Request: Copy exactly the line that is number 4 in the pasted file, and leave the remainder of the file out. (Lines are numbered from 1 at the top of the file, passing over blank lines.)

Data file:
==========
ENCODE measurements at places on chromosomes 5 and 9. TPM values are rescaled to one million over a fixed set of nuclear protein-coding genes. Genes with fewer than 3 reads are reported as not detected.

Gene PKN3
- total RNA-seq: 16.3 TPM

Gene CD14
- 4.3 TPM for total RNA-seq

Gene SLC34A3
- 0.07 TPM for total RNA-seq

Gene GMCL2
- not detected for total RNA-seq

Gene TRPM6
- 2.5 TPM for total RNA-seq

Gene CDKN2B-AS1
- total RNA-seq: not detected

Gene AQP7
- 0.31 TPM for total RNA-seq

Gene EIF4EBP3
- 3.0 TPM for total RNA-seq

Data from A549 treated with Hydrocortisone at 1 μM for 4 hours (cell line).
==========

Gene CD14